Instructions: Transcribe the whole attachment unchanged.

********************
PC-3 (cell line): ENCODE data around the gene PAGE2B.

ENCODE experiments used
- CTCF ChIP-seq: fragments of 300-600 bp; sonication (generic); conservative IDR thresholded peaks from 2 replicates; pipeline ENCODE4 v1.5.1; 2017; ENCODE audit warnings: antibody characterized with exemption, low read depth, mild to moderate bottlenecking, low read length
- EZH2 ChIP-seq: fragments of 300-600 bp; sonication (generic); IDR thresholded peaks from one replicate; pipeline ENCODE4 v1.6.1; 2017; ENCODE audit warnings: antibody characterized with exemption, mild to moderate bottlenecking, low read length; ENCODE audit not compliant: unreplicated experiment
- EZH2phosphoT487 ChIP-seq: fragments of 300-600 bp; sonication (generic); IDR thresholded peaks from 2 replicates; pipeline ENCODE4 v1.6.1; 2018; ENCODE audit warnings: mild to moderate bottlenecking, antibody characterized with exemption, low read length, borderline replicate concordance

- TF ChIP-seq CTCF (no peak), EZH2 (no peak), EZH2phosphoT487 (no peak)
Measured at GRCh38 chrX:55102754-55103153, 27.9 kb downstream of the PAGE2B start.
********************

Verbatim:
PC-3 (cell line): ENCODE data around the gene PAGE2B.

ENCODE experiments used
- CTCF ChIP-seq: fragments of 300-600 bp; sonication (generic); conservative IDR thresholded peaks from 2 replicates; pipeline ENCODE4 v1.5.1; 2017; ENCODE audit warnings: antibody characterized with exemption, low read depth, mild to moderate bottlenecking, low read length
- EZH2 ChIP-seq: fragments of 300-600 bp; sonication (generic); IDR thresholded peaks from one replicate; pipeline ENCODE4 v1.6.1; 2017; ENCODE audit warnings: antibody characterized with exemption, mild to moderate bottlenecking, low read length; ENCODE audit not compliant: unreplicated experiment
- EZH2phosphoT487 ChIP-seq: fragments of 300-600 bp; sonication (generic); IDR thresholded peaks from 2 replicates; pipeline ENCODE4 v1.6.1; 2018; ENCODE audit warnings: mild to moderate bottlenecking, antibody characterized with exemption, low read length, borderline replicate concordance

- TF ChIP-seq CTCF (no peak), EZH2 (no peak), EZH2phosphoT487 (no peak)
Measured at GRCh38 chrX:55102754-55103153, 27.9 kb downstream of the PAGE2B start.